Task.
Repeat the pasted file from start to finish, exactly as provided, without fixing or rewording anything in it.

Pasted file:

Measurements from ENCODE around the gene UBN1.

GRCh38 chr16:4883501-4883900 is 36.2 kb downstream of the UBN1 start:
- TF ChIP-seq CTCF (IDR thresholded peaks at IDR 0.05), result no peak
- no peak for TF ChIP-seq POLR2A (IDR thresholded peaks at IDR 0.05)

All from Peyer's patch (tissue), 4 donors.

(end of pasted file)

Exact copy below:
Measurements from ENCODE around the gene UBN1.

GRCh38 chr16:4883501-4883900 is 36.2 kb downstream of the UBN1 start:
- TF ChIP-seq CTCF (IDR thresholded peaks at IDR 0.05), result no peak
- no peak for TF ChIP-seq POLR2A (IDR thresholded peaks at IDR 0.05)

All from Peyer's patch (tissue), 4 donors.